Guest Article: Leveraging social media & knowledge management
On the outside they may appear to be interchangeable but, knowledge management and social media are not the same. Being cognizant of this fact is a stepping stone towards getting value from both these avenues, writes Prashant Deorah, MD, Puretech Internet.
The similarities between knowledge management (KM) and Social Media are hard to refute. The chief uniting factor is the use of technology by people in order to access information. Both owe their existence to individuals that undertake knowledge creation intended for sharing. Both are profoundly supportive of collaborative economics.
But here is where the similarities end. The big difference between them can be summed up as follows:
• Social media is the exhibit of experience shared by peers in ways that each one can judge it for themselves.
• Knowledge management is the prerogative of the management based on pre-set protocols to control and distribute information.
These definitions may sound a bit unkind to most of us, and moreover it is evidently biased in favour of social media. Knowledge should be like a free flowing stream that does not come under any jurisdiction. It should be universal and highly accessible; it is only then that the permeability of it, within and across the organisation, can reach its zenith.
But, conjoining contradictory terms such as knowledge with high accessibility have very few takers.
Knowledge as a commodity has the propensity to originate in any corner of the organisation, knowledge management endeavours to channel and gather it into a cohesive knowledge base which is subsequently re-distributed with preconceived sets of protocols, processes and channels.
On the other hand social media exudes downright chaos. The sequencing, the ordering, the indexing are things that are not remotely associated with it. In a more literal sense, a modern day organisation has got a structure whereas a social media organization is a one without. It allows uninterrupted flow of information and knowledge without minding its bend. It is no surprise that such an organisation would be distinctly messy, an antonym for the term ‘organisation’.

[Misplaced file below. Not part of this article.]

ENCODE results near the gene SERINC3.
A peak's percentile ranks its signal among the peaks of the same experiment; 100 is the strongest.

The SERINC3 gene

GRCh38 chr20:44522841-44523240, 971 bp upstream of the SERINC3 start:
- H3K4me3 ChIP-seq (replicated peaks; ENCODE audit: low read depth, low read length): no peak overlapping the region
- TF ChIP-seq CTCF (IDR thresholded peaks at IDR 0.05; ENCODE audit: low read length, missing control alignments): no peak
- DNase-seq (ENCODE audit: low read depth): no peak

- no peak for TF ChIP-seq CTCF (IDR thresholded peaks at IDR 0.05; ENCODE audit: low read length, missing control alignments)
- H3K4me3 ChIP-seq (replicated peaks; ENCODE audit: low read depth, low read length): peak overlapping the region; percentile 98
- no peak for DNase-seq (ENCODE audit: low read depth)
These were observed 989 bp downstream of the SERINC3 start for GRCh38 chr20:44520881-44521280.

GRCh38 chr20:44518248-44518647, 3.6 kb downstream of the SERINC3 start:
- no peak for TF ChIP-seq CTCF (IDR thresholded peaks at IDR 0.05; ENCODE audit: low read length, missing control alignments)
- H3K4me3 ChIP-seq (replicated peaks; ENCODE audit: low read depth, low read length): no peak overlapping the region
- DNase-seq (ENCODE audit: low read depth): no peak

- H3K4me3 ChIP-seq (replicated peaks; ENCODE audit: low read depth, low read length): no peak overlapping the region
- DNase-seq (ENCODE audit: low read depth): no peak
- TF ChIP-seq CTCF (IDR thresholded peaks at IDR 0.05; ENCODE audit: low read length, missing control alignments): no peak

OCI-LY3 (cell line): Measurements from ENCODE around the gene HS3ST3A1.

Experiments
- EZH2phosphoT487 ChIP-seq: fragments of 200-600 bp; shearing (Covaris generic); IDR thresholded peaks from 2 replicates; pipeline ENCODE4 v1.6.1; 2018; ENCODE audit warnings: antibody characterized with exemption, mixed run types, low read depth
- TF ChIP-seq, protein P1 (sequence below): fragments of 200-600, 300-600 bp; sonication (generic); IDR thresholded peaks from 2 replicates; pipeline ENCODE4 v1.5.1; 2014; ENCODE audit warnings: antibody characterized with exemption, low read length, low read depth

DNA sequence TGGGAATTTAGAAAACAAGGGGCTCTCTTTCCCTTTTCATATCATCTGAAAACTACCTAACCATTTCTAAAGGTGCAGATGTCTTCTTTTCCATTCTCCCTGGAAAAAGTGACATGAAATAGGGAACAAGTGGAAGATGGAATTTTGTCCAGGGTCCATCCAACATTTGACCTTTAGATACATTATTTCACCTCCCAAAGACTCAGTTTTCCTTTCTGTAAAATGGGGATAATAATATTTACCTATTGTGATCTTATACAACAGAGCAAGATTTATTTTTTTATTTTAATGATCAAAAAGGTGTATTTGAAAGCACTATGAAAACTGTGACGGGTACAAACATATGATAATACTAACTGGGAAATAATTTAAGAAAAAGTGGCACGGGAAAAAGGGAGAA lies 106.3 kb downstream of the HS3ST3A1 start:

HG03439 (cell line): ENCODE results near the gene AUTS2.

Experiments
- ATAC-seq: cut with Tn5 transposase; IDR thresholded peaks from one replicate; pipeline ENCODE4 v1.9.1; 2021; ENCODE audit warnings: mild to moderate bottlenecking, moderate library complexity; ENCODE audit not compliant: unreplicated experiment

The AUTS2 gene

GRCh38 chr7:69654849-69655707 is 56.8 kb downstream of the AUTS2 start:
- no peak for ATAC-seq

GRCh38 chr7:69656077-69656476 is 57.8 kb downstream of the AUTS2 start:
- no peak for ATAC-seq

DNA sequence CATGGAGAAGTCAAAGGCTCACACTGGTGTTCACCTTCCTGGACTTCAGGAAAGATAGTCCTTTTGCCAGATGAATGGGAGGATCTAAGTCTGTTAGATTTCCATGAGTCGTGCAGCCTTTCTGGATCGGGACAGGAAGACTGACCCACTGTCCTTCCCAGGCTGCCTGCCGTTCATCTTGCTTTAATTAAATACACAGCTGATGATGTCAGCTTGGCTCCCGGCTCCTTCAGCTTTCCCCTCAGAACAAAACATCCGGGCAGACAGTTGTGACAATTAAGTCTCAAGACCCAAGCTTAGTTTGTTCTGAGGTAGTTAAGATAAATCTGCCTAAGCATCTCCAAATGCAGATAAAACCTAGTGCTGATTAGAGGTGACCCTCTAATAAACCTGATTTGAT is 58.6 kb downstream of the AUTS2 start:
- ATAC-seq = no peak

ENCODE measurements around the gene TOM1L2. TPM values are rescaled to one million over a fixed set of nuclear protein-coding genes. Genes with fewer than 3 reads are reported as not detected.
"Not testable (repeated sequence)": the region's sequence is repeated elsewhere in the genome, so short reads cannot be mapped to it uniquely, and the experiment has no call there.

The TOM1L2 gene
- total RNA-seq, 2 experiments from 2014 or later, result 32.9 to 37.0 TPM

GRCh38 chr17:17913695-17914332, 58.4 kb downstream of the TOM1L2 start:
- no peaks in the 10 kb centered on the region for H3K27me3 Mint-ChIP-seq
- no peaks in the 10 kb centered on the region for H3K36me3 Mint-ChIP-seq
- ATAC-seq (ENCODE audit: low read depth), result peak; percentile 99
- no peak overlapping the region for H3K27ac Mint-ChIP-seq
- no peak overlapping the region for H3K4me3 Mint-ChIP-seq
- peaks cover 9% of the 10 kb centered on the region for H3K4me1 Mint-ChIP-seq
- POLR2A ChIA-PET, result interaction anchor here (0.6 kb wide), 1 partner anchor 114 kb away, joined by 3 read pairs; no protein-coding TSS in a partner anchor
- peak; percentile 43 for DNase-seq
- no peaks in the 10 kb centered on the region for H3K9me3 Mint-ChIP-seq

Hence, when the whole idea of social media has its foundation firmly installed on un-orderliness and chaos, it must not come as a surprise to many that knowledge manager and software companies are constantly on the prowl to defang the intensity of social media by way of novel tools, approaches and processes. Not everyone is capable of dealing with the information floating on the public domain; many are of the view that it must be highly managed so that they will be able to project their organisation the way they feel suits their interest.
The general consensus will find faults with this attitude for one simple reason- even if the debate is shut down forcefully, people will continue to have conversations and sharing of experiences at venue they are comfortable at. Debate and experience sharing have been around long before World Wide Web became a sensation. Even a cynic will agree that peddling of thoughts would not stop even if knowledge managers try to censor it at the workplace.